Can we end the housing crisis?

The chief executive of homelessness charity Restore York Ed Hambleton says more social housing is vital.

It’s reached that point of the year when people are frantically rushing around in anticipation of the Big Day, every morning a pile of unsolicited mail arrives through your letterbox, and there’s a portly gentleman in charge trying to Get Things Done.

But enough about Christmas, let’s talk about the general election.

On Thursday the British public will go to the polls to collectively decide upon the future of nation. As would be expected, Brexit and the NHS will dominate the headlines and the campaigning, but solving the housing crisis would be at the top of my Christmas list.

Just last month the National Audit Office released statistics that the government had failed to build 200,000 new starter homes it promised in 2014.

According to the Department for Housing, this Christmas there will be 6,524 adults and 3,873 children waking up in temporary accommodation. Sobering as they are, these figures are dwarfed by the overall national homeless population of 400,000 people — and growing.

These figures have been worsening over the last few years, with the cost of private rented accommodation continually rising and the number of social houses being built at the lowest level for 70 years.

Complex problems

Having worked in the homeless sector for the last decade it is clear that homelessness cannot simply be boiled down to supply and demand. Each individual case of homelessness is the result of a combination of interwoven factors.

People can argue back and forth about cause and effect, but the simple fact is that the homeless community has a disproportionate struggle with issues such as relationship breakdown, depression, anxiety and other mental health problems.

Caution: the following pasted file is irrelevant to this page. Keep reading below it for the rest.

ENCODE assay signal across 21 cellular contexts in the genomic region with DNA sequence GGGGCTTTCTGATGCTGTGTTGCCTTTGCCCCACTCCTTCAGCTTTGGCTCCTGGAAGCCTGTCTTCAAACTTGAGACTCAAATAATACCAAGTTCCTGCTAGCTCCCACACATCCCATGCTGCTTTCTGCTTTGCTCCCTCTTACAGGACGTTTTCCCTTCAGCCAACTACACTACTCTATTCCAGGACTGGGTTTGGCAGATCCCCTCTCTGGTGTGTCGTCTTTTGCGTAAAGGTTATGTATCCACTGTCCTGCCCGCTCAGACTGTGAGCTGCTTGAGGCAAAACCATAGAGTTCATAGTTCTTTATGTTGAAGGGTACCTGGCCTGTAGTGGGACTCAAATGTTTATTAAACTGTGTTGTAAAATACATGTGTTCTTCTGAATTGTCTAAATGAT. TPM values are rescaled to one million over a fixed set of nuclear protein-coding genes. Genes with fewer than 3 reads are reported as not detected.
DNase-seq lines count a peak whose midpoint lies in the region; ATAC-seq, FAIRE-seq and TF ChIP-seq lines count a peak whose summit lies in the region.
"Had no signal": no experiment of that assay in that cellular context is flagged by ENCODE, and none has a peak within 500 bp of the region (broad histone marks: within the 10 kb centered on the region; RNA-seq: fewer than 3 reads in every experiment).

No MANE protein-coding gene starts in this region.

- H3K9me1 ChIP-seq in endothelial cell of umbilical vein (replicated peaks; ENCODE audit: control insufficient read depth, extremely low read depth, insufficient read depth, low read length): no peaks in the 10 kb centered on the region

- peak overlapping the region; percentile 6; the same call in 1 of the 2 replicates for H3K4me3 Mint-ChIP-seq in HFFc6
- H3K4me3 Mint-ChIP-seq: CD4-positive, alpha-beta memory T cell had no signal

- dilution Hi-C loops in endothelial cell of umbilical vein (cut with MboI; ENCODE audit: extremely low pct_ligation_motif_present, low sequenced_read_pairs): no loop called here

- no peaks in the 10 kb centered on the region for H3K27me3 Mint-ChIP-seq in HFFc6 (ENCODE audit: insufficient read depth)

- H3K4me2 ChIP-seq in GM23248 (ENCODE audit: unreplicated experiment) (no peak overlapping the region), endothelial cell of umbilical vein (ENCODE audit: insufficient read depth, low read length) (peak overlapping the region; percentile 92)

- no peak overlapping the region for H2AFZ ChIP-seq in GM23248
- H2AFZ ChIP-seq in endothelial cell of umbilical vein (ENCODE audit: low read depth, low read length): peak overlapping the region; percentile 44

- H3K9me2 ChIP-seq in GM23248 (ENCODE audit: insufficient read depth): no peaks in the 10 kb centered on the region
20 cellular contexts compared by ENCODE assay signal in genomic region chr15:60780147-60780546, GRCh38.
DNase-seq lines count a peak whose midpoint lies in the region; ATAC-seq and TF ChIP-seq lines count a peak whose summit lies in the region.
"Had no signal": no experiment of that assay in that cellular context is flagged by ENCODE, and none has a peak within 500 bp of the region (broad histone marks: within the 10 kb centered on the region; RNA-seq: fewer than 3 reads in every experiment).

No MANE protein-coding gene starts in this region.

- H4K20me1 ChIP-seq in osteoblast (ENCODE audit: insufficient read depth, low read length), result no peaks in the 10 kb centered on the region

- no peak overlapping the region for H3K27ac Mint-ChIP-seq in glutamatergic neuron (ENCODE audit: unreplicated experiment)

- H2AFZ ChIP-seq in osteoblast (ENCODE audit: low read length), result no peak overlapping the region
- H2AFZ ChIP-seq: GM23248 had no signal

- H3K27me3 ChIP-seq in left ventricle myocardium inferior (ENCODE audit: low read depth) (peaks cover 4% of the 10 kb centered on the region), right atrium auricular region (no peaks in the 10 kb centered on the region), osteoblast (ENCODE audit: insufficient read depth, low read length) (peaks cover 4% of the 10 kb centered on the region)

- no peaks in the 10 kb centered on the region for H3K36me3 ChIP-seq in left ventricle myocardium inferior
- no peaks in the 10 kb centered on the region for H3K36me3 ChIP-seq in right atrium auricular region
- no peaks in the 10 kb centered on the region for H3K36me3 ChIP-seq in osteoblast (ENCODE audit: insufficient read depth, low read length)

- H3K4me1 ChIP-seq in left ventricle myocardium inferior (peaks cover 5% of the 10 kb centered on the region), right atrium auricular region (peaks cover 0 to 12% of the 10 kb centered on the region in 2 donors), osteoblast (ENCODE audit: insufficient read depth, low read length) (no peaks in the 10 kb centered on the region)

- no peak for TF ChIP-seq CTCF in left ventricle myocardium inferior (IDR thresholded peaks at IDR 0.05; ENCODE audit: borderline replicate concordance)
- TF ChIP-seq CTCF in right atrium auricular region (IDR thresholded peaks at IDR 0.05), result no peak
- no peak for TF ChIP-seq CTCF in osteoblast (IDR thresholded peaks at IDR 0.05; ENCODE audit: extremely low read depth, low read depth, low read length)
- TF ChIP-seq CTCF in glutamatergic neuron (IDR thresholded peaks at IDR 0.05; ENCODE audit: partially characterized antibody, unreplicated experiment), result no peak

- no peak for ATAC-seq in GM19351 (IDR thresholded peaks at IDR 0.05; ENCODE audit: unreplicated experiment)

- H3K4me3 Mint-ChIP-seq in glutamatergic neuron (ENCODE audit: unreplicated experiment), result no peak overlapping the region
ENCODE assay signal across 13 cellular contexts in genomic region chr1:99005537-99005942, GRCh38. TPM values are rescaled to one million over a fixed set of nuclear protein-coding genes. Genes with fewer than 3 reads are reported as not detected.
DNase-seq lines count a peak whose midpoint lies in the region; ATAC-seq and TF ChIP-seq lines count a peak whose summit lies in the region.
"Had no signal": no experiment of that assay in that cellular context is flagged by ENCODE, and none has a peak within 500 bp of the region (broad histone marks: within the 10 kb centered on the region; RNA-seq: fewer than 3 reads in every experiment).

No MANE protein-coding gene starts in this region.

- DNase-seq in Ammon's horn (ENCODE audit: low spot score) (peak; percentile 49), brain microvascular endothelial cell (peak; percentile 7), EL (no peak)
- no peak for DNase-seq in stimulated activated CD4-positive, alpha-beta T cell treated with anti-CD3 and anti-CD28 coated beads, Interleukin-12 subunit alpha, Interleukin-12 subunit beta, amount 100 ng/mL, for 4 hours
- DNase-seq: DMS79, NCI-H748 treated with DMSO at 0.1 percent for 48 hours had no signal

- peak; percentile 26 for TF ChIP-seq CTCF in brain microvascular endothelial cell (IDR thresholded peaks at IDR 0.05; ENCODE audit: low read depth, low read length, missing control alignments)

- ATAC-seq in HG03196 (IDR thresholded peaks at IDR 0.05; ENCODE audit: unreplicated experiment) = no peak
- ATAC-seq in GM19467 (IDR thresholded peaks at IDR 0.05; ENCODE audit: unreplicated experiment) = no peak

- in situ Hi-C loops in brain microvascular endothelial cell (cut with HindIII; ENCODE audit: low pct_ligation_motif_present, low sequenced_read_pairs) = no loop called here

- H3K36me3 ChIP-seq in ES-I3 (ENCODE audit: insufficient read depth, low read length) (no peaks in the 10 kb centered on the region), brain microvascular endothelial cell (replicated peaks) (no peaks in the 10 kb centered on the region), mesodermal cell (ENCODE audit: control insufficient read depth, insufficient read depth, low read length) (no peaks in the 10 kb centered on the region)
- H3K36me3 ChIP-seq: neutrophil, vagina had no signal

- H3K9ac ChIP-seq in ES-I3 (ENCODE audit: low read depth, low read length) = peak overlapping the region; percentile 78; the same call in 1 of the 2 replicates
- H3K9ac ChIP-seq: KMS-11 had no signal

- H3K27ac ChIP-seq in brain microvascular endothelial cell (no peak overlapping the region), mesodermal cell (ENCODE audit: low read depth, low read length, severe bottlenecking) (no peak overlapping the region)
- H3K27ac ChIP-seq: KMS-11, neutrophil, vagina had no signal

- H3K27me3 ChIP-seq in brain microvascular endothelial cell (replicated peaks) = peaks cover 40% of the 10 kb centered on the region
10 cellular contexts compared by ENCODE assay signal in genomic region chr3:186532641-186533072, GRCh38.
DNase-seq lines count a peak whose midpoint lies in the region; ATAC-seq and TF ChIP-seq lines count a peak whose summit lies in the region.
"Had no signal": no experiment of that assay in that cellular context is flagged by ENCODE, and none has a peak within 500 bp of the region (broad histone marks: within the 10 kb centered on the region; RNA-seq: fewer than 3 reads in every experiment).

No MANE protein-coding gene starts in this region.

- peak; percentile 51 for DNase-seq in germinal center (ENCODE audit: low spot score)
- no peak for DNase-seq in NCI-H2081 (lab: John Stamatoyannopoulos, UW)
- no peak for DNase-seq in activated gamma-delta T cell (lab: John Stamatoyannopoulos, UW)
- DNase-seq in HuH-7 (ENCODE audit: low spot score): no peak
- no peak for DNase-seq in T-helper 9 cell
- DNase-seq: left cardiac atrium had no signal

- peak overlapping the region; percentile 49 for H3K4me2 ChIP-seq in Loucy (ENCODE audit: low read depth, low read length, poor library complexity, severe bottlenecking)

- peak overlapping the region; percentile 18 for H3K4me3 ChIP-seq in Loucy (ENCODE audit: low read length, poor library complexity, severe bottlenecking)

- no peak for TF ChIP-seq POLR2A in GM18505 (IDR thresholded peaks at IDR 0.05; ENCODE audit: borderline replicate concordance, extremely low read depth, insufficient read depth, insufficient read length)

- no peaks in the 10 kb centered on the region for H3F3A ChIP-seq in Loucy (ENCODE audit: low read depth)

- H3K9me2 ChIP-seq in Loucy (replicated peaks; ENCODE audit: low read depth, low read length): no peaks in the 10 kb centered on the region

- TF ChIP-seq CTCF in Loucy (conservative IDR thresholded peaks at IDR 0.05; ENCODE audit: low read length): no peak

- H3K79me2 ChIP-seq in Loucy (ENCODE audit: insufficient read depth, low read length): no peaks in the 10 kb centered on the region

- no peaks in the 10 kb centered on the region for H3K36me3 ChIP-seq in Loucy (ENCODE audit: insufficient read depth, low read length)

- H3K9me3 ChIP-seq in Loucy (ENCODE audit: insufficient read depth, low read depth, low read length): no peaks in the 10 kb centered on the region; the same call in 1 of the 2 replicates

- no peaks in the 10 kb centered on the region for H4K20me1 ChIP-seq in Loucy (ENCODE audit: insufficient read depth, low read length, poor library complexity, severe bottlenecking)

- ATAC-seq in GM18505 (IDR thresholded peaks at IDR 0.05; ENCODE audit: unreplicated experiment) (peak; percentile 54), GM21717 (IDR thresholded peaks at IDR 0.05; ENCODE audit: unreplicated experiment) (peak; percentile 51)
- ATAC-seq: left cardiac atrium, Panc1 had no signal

Sometimes people find themselves at rock bottom because that is where they’ve always been. To invert a well-known saying, some people are born to poverty, some people achieve poverty, and others have poverty thrust upon them. We’re not the clear cut, distilled meritocracy we’d like to think we are.

Solving homelessness is not easy. It requires integrated, strategic planning, and a concerted, committed effort from top to bottom, which includes addressing the structural barriers that push people into homelessness or keep them there for too long. Which is why this general election is so important.

To quote Shelter’s recent campaign:

This general election is our chance to put right successive governments’ continued failure to provide genuinely affordable homes to help those priced out and struggling.

We must not let Brexit overshadow what this country desperately needs: investment in at least 90,000 social homes every year during the next parliament.


Working hard in York

Despite the clear need, I am heartened by the work being done at a local level to address homelessness and its myriad causes. There is no “good” place to be homeless, but statutory and voluntary sectors within York are working hard to address the problem of homelessness.

The council’s Homelessness Strategy is seeking to prevent homelessness and reduce rough sleeping in a variety of ways.

There has been investment in the form of Rough Sleeper Navigators, MEAM (making every adult matter) workers, mental health workers and a private rented officer to assist homeless people in accessing a market where there are too many barriers (not least, but neither exclusively, the financial barrier). The Homelessness Reduction Act has enabled at risk families to remain in temporary accommodation for longer.